Thursday, 27 December 2007

Martin Sikes

Martin Sikes is dead. If you knew him, you don't need me to tell you how great he was, or what kind of man we've lost, or how much he'll be missed.

Tuesday, 25 December 2007

Cherry Mishmash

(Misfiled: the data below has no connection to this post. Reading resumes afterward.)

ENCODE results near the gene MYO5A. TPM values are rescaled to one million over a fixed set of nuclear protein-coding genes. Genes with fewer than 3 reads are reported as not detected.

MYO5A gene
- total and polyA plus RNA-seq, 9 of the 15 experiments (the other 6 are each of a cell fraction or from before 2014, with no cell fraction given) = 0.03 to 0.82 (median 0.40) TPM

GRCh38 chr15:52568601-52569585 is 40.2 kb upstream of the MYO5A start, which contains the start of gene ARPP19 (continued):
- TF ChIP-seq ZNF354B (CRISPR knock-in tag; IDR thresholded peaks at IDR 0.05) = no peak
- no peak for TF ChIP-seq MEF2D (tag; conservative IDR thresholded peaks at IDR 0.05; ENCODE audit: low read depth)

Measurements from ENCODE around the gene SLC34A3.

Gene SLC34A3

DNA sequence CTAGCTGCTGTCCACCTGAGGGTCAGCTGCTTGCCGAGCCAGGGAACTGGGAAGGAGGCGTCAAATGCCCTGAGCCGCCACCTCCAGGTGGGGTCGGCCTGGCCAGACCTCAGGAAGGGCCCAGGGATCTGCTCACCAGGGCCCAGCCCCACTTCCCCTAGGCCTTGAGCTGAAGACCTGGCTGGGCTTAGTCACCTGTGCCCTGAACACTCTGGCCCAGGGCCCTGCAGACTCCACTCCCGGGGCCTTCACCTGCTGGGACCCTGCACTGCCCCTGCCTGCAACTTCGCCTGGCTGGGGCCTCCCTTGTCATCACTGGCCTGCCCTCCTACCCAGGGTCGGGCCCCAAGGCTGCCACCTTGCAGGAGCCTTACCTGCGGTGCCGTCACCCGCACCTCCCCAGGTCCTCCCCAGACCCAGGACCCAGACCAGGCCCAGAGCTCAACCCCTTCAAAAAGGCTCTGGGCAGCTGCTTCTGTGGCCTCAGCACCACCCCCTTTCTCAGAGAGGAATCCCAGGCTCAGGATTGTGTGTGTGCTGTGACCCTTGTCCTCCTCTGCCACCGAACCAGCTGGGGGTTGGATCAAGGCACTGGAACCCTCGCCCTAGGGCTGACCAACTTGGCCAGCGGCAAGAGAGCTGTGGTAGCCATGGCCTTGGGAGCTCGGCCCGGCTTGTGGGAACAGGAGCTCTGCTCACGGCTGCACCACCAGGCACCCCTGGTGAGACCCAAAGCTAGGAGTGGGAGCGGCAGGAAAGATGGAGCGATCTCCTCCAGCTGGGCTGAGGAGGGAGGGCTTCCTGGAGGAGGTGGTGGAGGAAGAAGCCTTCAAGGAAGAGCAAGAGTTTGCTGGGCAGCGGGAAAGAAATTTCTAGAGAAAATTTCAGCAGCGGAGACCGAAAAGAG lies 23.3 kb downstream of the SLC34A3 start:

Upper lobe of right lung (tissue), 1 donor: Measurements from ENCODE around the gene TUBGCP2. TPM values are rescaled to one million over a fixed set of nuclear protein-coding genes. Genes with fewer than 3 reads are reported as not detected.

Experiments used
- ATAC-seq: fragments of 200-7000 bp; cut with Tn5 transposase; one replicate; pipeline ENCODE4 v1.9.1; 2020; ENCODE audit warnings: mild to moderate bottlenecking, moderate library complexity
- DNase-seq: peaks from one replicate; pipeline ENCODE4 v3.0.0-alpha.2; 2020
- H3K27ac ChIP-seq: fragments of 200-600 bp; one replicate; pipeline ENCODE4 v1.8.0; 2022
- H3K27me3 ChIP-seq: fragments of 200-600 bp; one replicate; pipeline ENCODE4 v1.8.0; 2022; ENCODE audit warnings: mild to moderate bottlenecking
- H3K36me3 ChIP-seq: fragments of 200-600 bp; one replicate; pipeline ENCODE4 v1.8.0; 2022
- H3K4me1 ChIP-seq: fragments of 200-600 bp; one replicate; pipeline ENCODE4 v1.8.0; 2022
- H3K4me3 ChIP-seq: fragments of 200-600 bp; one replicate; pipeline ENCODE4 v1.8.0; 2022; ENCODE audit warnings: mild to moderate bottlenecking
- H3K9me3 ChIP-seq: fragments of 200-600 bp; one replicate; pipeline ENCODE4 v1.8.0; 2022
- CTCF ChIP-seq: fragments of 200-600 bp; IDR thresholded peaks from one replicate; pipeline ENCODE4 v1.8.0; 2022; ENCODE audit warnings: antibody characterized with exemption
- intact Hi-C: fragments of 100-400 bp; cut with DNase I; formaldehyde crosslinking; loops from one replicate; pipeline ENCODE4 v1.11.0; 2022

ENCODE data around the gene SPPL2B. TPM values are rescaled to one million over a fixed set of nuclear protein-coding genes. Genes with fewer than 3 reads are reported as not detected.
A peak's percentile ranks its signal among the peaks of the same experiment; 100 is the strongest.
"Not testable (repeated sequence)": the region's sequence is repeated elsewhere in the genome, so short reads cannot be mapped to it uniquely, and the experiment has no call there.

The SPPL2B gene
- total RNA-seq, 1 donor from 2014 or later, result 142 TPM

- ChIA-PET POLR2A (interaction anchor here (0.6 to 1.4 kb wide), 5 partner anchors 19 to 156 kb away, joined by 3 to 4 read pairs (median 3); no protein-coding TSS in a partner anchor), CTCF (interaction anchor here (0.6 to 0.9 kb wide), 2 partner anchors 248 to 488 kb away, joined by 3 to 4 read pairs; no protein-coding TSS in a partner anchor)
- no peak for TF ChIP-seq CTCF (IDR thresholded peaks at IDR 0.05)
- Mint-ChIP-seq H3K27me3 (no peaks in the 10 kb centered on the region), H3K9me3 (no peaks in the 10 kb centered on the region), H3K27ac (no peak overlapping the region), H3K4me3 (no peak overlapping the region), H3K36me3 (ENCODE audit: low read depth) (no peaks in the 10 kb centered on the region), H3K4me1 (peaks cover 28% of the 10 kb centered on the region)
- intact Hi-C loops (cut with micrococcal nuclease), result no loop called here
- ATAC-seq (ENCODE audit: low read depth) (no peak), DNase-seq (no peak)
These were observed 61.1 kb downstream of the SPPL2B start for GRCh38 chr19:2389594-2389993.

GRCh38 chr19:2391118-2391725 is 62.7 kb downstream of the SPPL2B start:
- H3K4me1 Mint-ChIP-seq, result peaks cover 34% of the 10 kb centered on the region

Cherry Mishmash, Eberyvody! To celebrate, and since sending llamas by post is expensive, I hereby gift you the present of a huge long post to waste your time with. Think of it as being like a book, only not written as well and with a protagonist who can't resort to Deus Ex Mechina in the end. The little camera's photos are now all saved safely on a server somewhere (thanks again, Chris!), and I dug through most if not all of the non-Emily-in-the-Galapagos shot from it. Thus, we have some flashbacking, and some new stuff, and, er, yeah. I don't think I've lost any, though it kind of feels like I have, there's a lot of spotty, er, spots. Since uploading got the order a little mixed up, in somewhat random order we have: (Click to enlarge any photo) In the Ruta del Sol, there was a dead and puffed pufferfish lying on the beach. The Ruta del Sol starts at Puerto Lopez and runs down the coast of Ecuador, with tiny towns every half hour or so. It's really quite nice as long as it's the quiet season. When it's busy, apparently it's packed. Pufferfish, puffed In Puerto Lopez, Em got sick. Sick-sick. There was no hospital, but the local doctors were pretty good. It was amusing to carry her IV as we walked, and it was funnier still holding it up in the taximoto, which is a kind of bumpy motorcycle-tricycle-cart. She got better, but we had to stick around town for four days while she recuperated. IV After the South end of the Ruta del Sol, we stopped in Guayaquil, from where Emily was originally supposed to go to the Galapagos. Her trip got cancelled because the person she arranged it with decided to give the bunk to someone else, so she came back to Quito briefly before going with a different boat. It worked out better in the end; she had an amazing time on a sailboat done up as a pirate ship, with great people, and ended up extending her flight and sticking around a few more days. When she puts her pics up I'll link to them - the Galapagos look absolutely amazing. But, back on track. In Guayaquil, we hiked up a hill in the Las Peñas neighbourhood. Luckily I followed the right-explore rule (hug the righthand wall and eventually you'll have travelled the perimeter) and we didn't go up the normal way, which involves stairs with numbers on them and tourist shops. Instead we walked up little back roads and alleys, most of which had amazing views, and it was tranquil and beautiful. Going down we went the other way, and we barely stopped. At the top there was a lighthouse and a church. view from Las Peñas Zip back in time about a month... I went to Baños with a bunch of people from our language school (Escuela Simon Bolivar, I actually highly recommend them). The first night, we went out, and the cheapest drinks were shots that they lit on fire. booze We went biking on our first actual day in Baños. We started biking through the town, then quickly hit some nice downhills. Bikes broke and I kept fixing them as best I could - not much you can do when a rear derailleur is hanging limply because the mount has snapped - and there was lots of downhill coasting. Em kept braking down to about 30kph, so she brought up the rear most of the time. At about eleven, we came to a bridge where people were bungee jumping. I told Em I'd do it if she did it, so after she went I plummeted. For those of you that don't know... I'm deathly afraid of heights, it's one of the reasons I found Parkour so hard but so fun. There was a mild wardrobe malfunction, as well, so the video of my dive won't be posted here. Maybe I'll save it for the next Skulk. A couple of the girls jumped tied together, too, which I thought was great. At around noon we stopped and ate some great food, biked a bit further, then locked the bikes up at about noon and crossed a suspension bridge over a river: A river by Baños We hiked for an hour, then whipped across a canyon in a rickety-feeling cart on a cable. Back to biking, there were more great views, and some waterfalls: Biking by waterfalls To get back to Baños we tossed the bikes in the back of one truck and hopped into the back of another. Flode (in the hat) and I leaned off the bumper and hung onto the rails for most of the way back, it was chilly but fun. Keepin' on Truckin' Baños was fun, and most of us who went stayed in touch and became reasonably good friends while we were in Quito. I've probably mentioned the Sasquisili market before, but in case I haven't, it's probably the most important indigenous market in Ecuador. Once a week, several huge market squares get filled with everything from textiles to food. Live animals, as well. I pretty firmly believe that if you can't handle how meat is processed, you shouldn't eat it, and long story short I bought, killed, and cooked a cuy. First (with much help from one of the very kind Simon Bolivar instructors, who correctly pointed out that if I skinned it as originally planned there'd be precious little left to eat) we removed its hair: Removing cuy hair Which took forever. We even ended up buying a bic razor to shave it with, after plucking post-boiling-water left a fair few short and difficult to remove hairs. The bic didn't work at all, so we kept plucking. Finally it was dehaired: Cuy, dehaired And then of course gutted: Cuy, gutted We let it marinate overnight, and cooked and ate it the next day. It tasted rather like guinea pig (the English name for cuy) smells. Not entirely unpleasant, but not terribly appetizing either. Back in Sasquisili, I snagged a few shots of the locals, whose traditional dress I really liked. At this point I'd only had two days of Spanish lessons (I think) so my conversations were pretty broken, but I really enjoyed haggling, since I had numbers down and it was a way of communicating. Some of the vendors were really funny, making different amusing claims to support the worth of their goods. Others acted sad, tragically saying they couldn't go lower than a certain price. Some focussed entirely on the pull, some mostly on keeping interest from people who came by - I found it really fascinating, when I could understand it, but the body language of hagglers made it much easier. A Sasquisili street This woman was selling pig heads. Pig head for sale Cries of "Vente pescados, uno dollar!" (twenty fish for a dollar) rang out, but there were few takers for the fishmongers whose sun-warmed offerings had quite the strong odour. Fish for sale Llamas were auctioned off. Llamas make strange noises. Nice animals, though: Llamas Pigs were for sale. I have a two-second clip of one screaming as it was shoved into a truck. Later! For now... pig drool: pig Also, pigs: Sasquisili market Waaay back in Costa Rica, there was a bull, a traditionally painted cart, and two small children: Bull and cart In Tsuraku, the place in the Amazon where we volounteered, we went for a walk on our last-ish day there. The forest was pretty nifty, but nowhere near the ecological density of Osa. Still, it's a beautiful forest: bosque A beautiful forest with weird bugs. This guy walked in a most strange way: bug The houses in the Shuar community of Tsuraku, where we were volounteering by the way, looked mostly like this: hut II The hut where we spent way too much time reading and playing cards: hut I'm a sucker for butterflies: butterfly For those who've seen the horror movies of caged chickens... free range chickens naturally look that way too, sometimes. Of course, their feet don't grow around the cages, but... Chicken One day, when it didn't rain and we actually got to work, the kids of one of the volounteer coordinators came with us into the jungle. Fun, funny kids. They spoke far more Shuar than Spanish. Kids Walking More bugs? But of course! Bug Em and I cut down more trees than we planted. We moved a nursery, but apart from that it felt like most of the work was makework. We ended up leaving two weeks into the month, but I didn't feel guilty. We weren't exactly doing much. Five hours of work a day if it didn't rain, and it rained almost every day. Still, we did swing some machetes: Machetework Oh look, an amazonian bug: Bug "Yeah, most of these are poisonous, but probably wouldn't kill you. Just don't molest/bother them." (Roughly translated from Spanish) Spider Bugs? Bugs! Mantis: Mantis Butterflies count as bugs, right? Bitten butterfly Em and I, working to move the nursery: Nursery work Nursery work II One night I saw a crazy, glowing bug. It glowed in several colours, in intricate patterns. Alas, non-flash shots didn't work, but maybe this gives an idea of what it looked like: Bug Back in Baños for a weekend, I climbed a local mirador, which had a big statue of Mary with Baby Jesus on her knee. It seems like most South American towns of a given size or more have such religious artifacts on hills. climb The view from the top wasn't bad, and the rain evaporated pretty fast: me Creepy house (succinctness wins): creepy house In Quito, the language school said they were having a tour that would walk around the Old Town, which has crazy architechture and old buildings and winding steep streets. Alas, it turned out to be a bus tour, where we'd occasionally walk off the bus, mill about, then walk back on. Still, I tried my first cañelazo there, and it was nice to see the Old Town at night. Some of the churches were more impressive at night: Church Church Walls with glass cemented to the top are a common burglar deterrant in South America. I find them interesting and beautiful but disturbing: Deterrant In the airport in Costa Rica, you're basically not allowed to use the escalator: Precaution And... yes, pretty clouds. I'm a sucker, all right? Costa Rican sky Another shot of the caiman: Caiman The Costa Rican rainforest is quite beautiful: Costa Rican rainforest Bugs, doors, the sky... add wet stone to the list: stairs A snake that Em didn't step on: snake A weird bug in a museum: Wacky museum bug The mist cleared over this Costa Rican volcanic crater-lagoon for about 45 seconds. Note the plume of smoke from the bottom right. Em took this pic. Volcán Bugs, doors, the sky, wet stone... paths. Overhanging path I'd never seen coffee beans on the plant before: Coffee beans Em pushing up to catch a wave: Em pushing up to catch a wave Em on the left, board on the right: Em on the left, board on the right Instead of taking a picture of me surfing, Em took a picture of me holding a surfboard. Too bad, too - I was catching lots of small waves, and when I ventured into 1.5m smashing, crashing surf, I cought more than I expected. Horrible foam longboard, though. In Ecuador I used a handcrafted balsawood longboard, and it was a treat to ride. I talked to the guy who makes them, and they're crazy-cheap and amazing boards, way harder to break than fiberglass. Out of the water I don't know how much I've talked about Panama, and I'm too lazy to read everything I wrote. We went straight to Boca del Toro, which I think was a mistake. These tiny frogs are apparently all over a place called Red Frog Beach, which we didn't go to. We saw lots of red, orange, yellow and green ones on a different island, though, at the top of a graveyard. We actually took the wrong path going to a spot called Wizard Beach. We walked for a couple of hours through tiny mud paths, followed barbed wire fences, and briefly had shoes claimed by mud. We'd been warned against going the wrong way, too. frog One day was Em's birthday, and when that came out, the two people we were splitting a boat with whipped out a chocolate cupcake from a backpack and gave her a tasty birthday cake! birthday! Some ludicrously sunny Carribean scenery: Emily and more pretty Carribean scenery Boca del Toro was an atrociously touristy place. Once away from the main drags, though, once given a bit of space from clamouring hotel pullers, boat owners, and drug dealers, it had moments of beauty. Also, snorkelling was incredible. Panamanian Carribean Back in Costa Rica... I'd gone into Puerto Jiminez on a very bumpy three hour collectivo with bare metal seats. Half an hour before we got there, it started to rain. By the time we arrived, it was a deluge... and I'd forgotten my raincoat, as it'd been a beautiful day when I left. I ran around town trying to get in touch with the parks people, but they'd closed for lunch - normally the collectivo was only two hours, and it wouldn't have been a problem. I ended up buying food in a little grocery store, dripping wet. As a puddle grew into a pond around me, an elderly gentleman approached and laughingly gave me a short Spanish lesson, including mojado (wet), seco (dry), ropas (clothes), and pura vida (THE Costa Rican phrase, which means cool, pure life, wicked, great, hello, nice to see you, goodbye, be happy, nice to meet you, and a few other things). I walked around town some more, getting laughed at by a fair few locals, and not getting much done. Finally someone came and talked to me through the gate's bars at the parks office, and they said that there were no spaces to camp in Corcovado for about a week. Em and I had over and over been told that there'd be space, to not worry about reserving it... and we were planning on going in the next day. Didn't happen, obviously. we did a short day hike instead, and afterwards packed out walking along the beach. Leaving Corcovado Corcovado was amazing for the day hike, though. For starters, there were Coatis hunting for turtle eggs: coatis Em, oblivious to wildlife (there's a pattern here) stepped on this snake. She was in front, but when I noticed I stayed quiet, thinking that it was probably best if she kept calmly walking away from it rather than making a lot of noise and acting agitatedly and probably stepping on it more. Em's snake Em's snake Going back in time again, we get once again to Carate. I spotted this basilisk one night - the photo doesn't do it justice, it's a beautiful creature: Basilisk When working with eggs, we dug by hand. When we dug new nests, we'd keep our fingers tight together and dig with a swivelling motion to most closely approximate a turtle flipper digging, no joke. The plastic bag is to put the eggs in, the tape to measure the depth and width of the nest so that our new nest would be about the same size. The hand in the hole is gloved: it's best to have no human juice on eggs, and no egg juice on humans. We wore dark clothes because turtles have pretty lousy vision, and they identify towards-water and away-from-water partly by the fact that towards the forest is darker and the surf and the open ocean sky are brighter. Our headlamps could only be used with red LEDs for the same reason. Em clearly used a flash, but because it was a quiet night, turtlewise, and there was lightning, we hoped that no amphibians would be hurt in the taking of the picture. The eggs were about the size and feel of slightly flat ping-pong balls covered in baby oil and sand. Digging for turtle eggs Digging for turtle eggs Bugs, doors, the sky, wet stone, paths... oh wait, the sky: sunset Chris complained about his bites. Starting at the ankles - well, as you can see, below the shoe line, actually - my legs were covered in bites. There's more than 50 in this shot, and I'm tall, so my legs go quite a bit higher. bites Flowers are pretty. pink flowers Coatis are these weird, raccoon-like animals that travel in huge packs. It wasn't uncommon to see 20 walking along. This guy, though, was on his lonesome: Coati Every now and then, something reminds me that I'm not in Canada anymore. One day that something was a dog in a wheelbarrow: Dog in a wheelbarrow This triple waterfall was a quick one hour hike away from the ANAI turtle-camp. Going past it was actually quite dangerous, but that's a long and cliff-involving story. Short version: pretty waterfall! The foreground plants don't give it good perspective, it was about 20m tall. triple waterfall On the hike to the waterfalls: Osa forest Aaaand ocean: ocean There were hundreds of nests in the hatchery, all moved by hand from locations on the beach (most because otherwise they'd be washed away by the tide). We'd watch it in shifts, since if baby turtles came out mid-day - very rare - they'd not be able to escape, and even if they did, they'd probably burn to death before getting to the water, if vultures and crabs didn't get them. I think Em took this pic. The hatchery Em obliviously walked right past this bird of prey - wish I could remember exactly what it was, I think it was a falcon. The tents are where we "dried" clothes. Clothes went mouldy frequently, and stank of mold even more often. Birdie! Aaaand one last beach shot: Beach Ok, I don't really feel like this was a super-informative post, but hey - photos!